Free-Floating Hostility

Monday, August 21, 2006

Chattle Hymn of the Republic

The opening sequence of CSA is a fake commercial, shot in the style of those old SNL parodies after the monologue. It's an insurance ad, with a white guy watching his cute blond daughter fall down as she plays on the lawn. She's OK and he looks relieved. The slogan, "Protecting American families," the announcer says as the camera pans over to a black man trimming the hedges, "and their property." And so it begins.

We are all witty and urbane people with healthy senses of irony, so we're supposed to use term "heavy-handed" as criticism. But sometimes a film so successfully sells overkill that you can't help but admire it. CSA is a mockumentary, one that explains what happened after the South won the Civil War. We rented it primarily because of the blurb on the box from someone named Matt Zoller-Seitz of the New York Press, which read, "It's like Jean-Luc Goddard directing a screenplay by Dave Chappelle."

About a decade ago I saw commericals for a film called White Man's Burden, which takes place in bizarro America. Blacks are the cultural elites/cops/rich guys and whites live in bleak urban ghettos. I suspected the premise of that film was itself fairly racist. Sure, the intent was to make you ponder the arbitrariness of racism. But it was still designed to jolt you with the site of Harry Belafonte as the CEO being kidnapped by John Travolta, speaking Causonics.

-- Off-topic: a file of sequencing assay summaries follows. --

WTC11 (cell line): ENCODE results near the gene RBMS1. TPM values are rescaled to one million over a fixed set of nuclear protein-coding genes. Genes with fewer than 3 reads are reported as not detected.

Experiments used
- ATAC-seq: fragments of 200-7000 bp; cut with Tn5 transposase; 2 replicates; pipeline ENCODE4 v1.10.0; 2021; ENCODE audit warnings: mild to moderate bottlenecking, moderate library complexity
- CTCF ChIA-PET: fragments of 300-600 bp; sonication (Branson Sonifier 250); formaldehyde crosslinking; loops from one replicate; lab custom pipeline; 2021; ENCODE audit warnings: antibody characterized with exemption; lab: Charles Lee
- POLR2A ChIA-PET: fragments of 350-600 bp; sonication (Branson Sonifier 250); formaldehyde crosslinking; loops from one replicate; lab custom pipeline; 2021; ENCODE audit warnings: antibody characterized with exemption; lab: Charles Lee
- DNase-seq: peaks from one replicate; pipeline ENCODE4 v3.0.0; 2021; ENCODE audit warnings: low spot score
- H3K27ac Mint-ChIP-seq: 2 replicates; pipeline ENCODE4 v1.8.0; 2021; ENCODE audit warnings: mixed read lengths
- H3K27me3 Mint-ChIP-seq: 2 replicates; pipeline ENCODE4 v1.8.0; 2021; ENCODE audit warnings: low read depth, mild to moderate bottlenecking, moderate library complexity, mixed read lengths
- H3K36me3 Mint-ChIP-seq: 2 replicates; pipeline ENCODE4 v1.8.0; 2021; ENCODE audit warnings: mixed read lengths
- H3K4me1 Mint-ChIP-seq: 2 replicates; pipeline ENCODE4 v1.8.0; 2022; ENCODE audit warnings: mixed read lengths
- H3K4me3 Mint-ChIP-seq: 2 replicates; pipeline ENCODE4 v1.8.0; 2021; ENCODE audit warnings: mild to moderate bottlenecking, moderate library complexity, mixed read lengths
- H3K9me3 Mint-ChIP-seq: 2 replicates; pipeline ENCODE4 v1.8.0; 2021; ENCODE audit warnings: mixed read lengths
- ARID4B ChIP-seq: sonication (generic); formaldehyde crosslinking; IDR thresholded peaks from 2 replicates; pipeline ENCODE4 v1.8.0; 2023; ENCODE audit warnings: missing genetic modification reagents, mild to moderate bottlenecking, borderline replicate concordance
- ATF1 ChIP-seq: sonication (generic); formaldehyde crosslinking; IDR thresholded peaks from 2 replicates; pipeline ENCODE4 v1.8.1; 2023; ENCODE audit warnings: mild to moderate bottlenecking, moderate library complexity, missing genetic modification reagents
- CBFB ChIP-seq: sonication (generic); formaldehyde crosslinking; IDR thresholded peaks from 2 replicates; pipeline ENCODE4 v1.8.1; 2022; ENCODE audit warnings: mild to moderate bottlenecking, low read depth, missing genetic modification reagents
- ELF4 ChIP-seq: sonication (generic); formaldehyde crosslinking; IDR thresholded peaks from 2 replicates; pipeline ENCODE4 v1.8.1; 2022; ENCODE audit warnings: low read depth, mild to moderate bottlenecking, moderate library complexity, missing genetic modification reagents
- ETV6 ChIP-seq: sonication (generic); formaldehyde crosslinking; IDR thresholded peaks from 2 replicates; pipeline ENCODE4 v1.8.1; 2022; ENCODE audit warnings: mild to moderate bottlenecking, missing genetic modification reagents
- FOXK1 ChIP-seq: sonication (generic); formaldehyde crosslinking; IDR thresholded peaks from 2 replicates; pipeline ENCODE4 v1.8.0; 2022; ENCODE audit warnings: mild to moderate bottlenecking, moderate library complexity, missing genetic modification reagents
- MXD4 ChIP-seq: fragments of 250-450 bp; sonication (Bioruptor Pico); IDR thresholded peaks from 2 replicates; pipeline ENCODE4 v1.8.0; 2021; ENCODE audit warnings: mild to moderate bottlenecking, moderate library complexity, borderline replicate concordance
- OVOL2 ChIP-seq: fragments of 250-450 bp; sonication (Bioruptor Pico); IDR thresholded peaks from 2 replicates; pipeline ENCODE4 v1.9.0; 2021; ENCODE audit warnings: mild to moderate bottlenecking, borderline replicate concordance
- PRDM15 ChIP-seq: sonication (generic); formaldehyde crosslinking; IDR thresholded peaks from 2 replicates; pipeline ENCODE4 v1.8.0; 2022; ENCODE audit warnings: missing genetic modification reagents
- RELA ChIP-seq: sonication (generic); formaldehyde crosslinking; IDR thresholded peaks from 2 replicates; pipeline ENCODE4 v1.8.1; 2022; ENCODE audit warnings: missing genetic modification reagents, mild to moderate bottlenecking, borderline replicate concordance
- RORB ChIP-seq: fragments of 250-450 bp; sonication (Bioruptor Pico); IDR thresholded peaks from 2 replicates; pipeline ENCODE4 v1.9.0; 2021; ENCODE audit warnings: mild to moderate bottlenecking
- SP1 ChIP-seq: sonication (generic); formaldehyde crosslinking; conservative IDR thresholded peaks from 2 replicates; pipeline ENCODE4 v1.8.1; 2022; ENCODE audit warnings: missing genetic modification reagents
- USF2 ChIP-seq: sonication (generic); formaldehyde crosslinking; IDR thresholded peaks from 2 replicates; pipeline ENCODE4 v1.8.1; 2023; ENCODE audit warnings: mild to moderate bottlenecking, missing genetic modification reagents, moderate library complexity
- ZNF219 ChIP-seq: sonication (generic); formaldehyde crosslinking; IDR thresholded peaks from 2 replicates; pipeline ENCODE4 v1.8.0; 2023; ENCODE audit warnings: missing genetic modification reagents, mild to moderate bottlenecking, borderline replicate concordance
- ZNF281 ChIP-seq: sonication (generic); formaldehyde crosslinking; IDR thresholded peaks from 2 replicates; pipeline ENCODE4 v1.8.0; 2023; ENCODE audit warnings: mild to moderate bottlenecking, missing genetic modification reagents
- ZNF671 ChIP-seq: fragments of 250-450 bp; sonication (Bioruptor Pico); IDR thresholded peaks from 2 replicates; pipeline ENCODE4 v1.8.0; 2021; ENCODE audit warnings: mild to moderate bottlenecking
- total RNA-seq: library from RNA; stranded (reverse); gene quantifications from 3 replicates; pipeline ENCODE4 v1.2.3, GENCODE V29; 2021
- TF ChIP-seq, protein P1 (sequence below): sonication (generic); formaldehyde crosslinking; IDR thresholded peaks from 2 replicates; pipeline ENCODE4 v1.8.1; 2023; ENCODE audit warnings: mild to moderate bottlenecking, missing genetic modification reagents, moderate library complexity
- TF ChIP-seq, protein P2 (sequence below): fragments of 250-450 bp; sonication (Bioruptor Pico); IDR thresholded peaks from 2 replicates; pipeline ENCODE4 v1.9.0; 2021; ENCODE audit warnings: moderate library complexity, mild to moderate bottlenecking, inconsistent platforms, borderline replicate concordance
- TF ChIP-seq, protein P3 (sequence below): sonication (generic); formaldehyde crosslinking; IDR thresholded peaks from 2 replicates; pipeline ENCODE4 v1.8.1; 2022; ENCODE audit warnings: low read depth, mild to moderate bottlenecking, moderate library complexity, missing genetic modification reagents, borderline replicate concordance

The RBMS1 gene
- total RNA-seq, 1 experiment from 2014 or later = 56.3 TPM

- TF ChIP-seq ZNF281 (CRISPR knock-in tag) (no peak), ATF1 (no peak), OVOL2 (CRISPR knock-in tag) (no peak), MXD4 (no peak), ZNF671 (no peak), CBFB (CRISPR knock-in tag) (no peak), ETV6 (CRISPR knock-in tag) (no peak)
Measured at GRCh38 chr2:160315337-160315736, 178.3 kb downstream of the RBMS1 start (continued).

In CSA, director Kevin Willmott spends very little time poking you with a stick trying to prove how intense he is. What he creates is a new version of normal, using all the tricks of moviemaking. He includes fake historians telling the story of the Confederacy, cultural artifacts like movie clips shot in the styles of the day (the D.W. Griffith take on the capture of Lincoln is especially brilliant) and altered newsreels. But the commercials really bring the message home, showing the cultural norms. There are products named for slaves and PSAs from racial purity squads. There is also the spoof on Cops where the point of the show is to track down runaway slaves. Still it works, illustrating a total dystopian America.

It's not perfect satire. The final 10 minutes seem to get away from the previous tone, when the scion of a powerful slaveholding family gets his commupance. The film seems to ask, is racism, economics or a sadistic desire for power over other human beings the root of slavery? The answer: yes.

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